Item #6944 Some Things We Saw While Abroad: A Visit to Europe, the Holy Land and Egypt. [Inscribed by J.F. Lane]. Lane, Mary Edna Lane, ames, ranklin.
Some Things We Saw While Abroad: A Visit to Europe, the Holy Land and Egypt. [Inscribed by J.F. Lane]

Some Things We Saw While Abroad: A Visit to Europe, the Holy Land and Egypt. [Inscribed by J.F. Lane]

Boston, Massachusetts: The Christopher Publishing House, (1941). 7 5/8” x 5 3/8”. Blue cloth over boards, gilt, with dust jacket. Pp. xv, 17-224 + 14 (of 14) plates of photographic images interspersed. Book very good plus with some foxing to the spine. Dust jacket very good with small chips and light dust soiling. Inscribed by J.F. Lane on the ffep.

This is an illustrated and inspiring travelogue, authored by a noteworthy husband/wife team of Tennessee educators, with a wonderful inscription which showcases a rich HBCU connection.

James Franklin Lane was the son of Bishop Isaac Lane, one of the founders of the Col*red Methodist Episcopal (CME) Church, now known as the Christian Methodist Episcopal Church. In 1882, Bishop Lane founded the CME High School, in Jackson, Tennessee. The school established a college department in 1896 and was renamed Lane College in his honor. J.F. Lane served as president of Lane College from 1907 until his death in 1944. Under his leadership, the school became one of the few African American colleges to be accredited by the Southern Association of Colleges and Secondary Schools. Lane's wife, Mary Edna Johnson Lane, was also an educator, teaching in high schools in Memphis and Knoxville as well as at Lane College. She was active in the CME church, pioneering their foreign missionary work, and striving to improve race relations through her service in the American Missionary Association. She also served as president of the Tennessee Federation of Col*red Women's Clubs, and organized the Athenian Art Club in Jackson, which provided scholarships to students.

The book describes the Lanes' 1930 trip to the British Isles, the European continent, Egypt, Palestine, Jerusalem and other parts of the Holy Land. Its preface implied their hope that their experience would inspire other Black people to travel as the Lanes intended the work to:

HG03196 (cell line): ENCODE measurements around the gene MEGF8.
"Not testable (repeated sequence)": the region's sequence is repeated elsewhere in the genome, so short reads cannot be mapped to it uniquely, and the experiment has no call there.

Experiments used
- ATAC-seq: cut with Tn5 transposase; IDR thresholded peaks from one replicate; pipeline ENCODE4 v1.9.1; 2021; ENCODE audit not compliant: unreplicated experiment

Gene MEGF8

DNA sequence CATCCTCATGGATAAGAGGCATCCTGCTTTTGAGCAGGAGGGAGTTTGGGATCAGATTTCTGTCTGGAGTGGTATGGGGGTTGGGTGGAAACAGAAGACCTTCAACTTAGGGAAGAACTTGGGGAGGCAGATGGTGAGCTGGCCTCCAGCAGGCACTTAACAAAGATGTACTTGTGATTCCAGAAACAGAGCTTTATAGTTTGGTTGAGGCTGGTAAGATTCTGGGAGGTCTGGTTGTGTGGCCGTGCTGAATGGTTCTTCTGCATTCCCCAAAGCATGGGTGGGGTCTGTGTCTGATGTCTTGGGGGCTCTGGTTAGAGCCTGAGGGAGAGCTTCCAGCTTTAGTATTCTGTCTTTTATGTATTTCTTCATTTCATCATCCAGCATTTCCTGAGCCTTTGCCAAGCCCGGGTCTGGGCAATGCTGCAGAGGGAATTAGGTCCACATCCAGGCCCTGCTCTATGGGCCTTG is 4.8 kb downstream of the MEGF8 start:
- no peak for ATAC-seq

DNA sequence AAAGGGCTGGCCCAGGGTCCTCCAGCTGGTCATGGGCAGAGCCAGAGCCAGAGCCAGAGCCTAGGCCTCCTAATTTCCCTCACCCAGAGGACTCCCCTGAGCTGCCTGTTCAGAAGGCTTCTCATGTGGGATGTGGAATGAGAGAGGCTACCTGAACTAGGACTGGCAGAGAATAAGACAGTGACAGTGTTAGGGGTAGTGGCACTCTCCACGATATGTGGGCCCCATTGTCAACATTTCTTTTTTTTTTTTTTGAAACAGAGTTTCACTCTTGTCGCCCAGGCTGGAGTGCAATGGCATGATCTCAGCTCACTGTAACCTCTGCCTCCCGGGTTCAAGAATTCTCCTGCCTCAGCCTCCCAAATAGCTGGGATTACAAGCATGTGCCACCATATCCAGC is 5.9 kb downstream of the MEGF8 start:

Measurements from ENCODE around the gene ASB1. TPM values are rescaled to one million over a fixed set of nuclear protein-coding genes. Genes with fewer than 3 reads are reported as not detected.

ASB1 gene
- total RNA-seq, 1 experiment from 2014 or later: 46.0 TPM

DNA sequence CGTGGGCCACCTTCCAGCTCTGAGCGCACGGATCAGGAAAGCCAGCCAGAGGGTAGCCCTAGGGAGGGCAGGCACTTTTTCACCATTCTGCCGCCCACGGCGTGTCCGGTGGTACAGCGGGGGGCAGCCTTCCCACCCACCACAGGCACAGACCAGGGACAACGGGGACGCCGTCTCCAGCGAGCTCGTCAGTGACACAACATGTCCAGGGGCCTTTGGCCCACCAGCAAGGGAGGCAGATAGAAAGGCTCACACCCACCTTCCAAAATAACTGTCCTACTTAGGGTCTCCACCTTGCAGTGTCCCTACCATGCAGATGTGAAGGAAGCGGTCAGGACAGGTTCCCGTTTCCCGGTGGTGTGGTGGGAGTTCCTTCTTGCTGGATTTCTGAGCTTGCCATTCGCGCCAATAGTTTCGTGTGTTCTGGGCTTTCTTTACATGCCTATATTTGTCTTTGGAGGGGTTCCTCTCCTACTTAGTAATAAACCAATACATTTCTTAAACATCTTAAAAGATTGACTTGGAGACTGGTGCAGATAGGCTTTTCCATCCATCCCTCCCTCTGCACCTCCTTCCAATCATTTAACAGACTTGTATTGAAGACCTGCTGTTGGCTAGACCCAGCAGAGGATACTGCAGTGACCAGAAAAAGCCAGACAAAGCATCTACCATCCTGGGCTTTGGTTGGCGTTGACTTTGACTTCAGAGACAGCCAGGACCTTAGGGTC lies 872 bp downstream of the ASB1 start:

“create in the minds and hearts of the readers a greater respect for and a deeper interest in other people living in other countries, as well as a greater desire to promote human interest and welfare; for after all, world sympathy and world brotherhood are among the most valuable fruits of travel and study.”

The book offers an impressive combination of historical data, practical advice, religious discourse and compelling personal observations. The authors expressed their pleasure at being treated respectfully and cordially by foreigners and white American tourists alike:

“There was absolutely nothing that we saw during the entire trip to confirm certain statements found in some American papers about a growing discrimination against American Ne*roes in the old world. That would seem really out of harmony with the development of those people who long since learned cosmopolitan ideas and ideals.”

The Lanes spent some time in a largely Black section of London, and “got an insight into the inner social, religious and economic life such as no amount of reading would have given.” They met people of their race from various nations, conversed with them, learned their reasons for making London their home, and set the tone for the rest of the trip:

“After that experience, we made it a practice, whenever possible, to leave our hotel in each city visited and go out among the common people – the natives, particularly, so as to learn . . . how they live. These visits constituted some of our richest and most valuable experiences while abroad.”

The text included religious and poetic descriptions of the Lanes' visit to the Wailing Wall, the Dead Sea, the Garden of Gethsemane, and a Muslim mosque. It has 16 photographic images on 14 plates, several of which depict the authors. One chapter was dedicated to their observations of the Zionist movement in Palestine. They also visited the YMCA in Cairo, where they were greeted by an American secretary who told them that “discrimination on account of race is unknown there, since its practice would be unchristian and such would destroy the purpose of the effort.” The authors also described their captivating experiences in Egypt,

“the first section of the world to step out of the mists of tradition into the daylight of positive records of its past achievements . . . in every field of human endeavor and knowledge. The story of its achievements has been unmistakably written in its monuments – the most stupendous to be unearthed by an inquisitive new race whose determination is to find the truth as it actually is.”

A compelling and informative depiction of two noted educators' travels abroad and likely intended to encourage other African Americans to similarly travel. OCLC shows thirteen holdings. Very good. Item #6944

Price: $1,350.00

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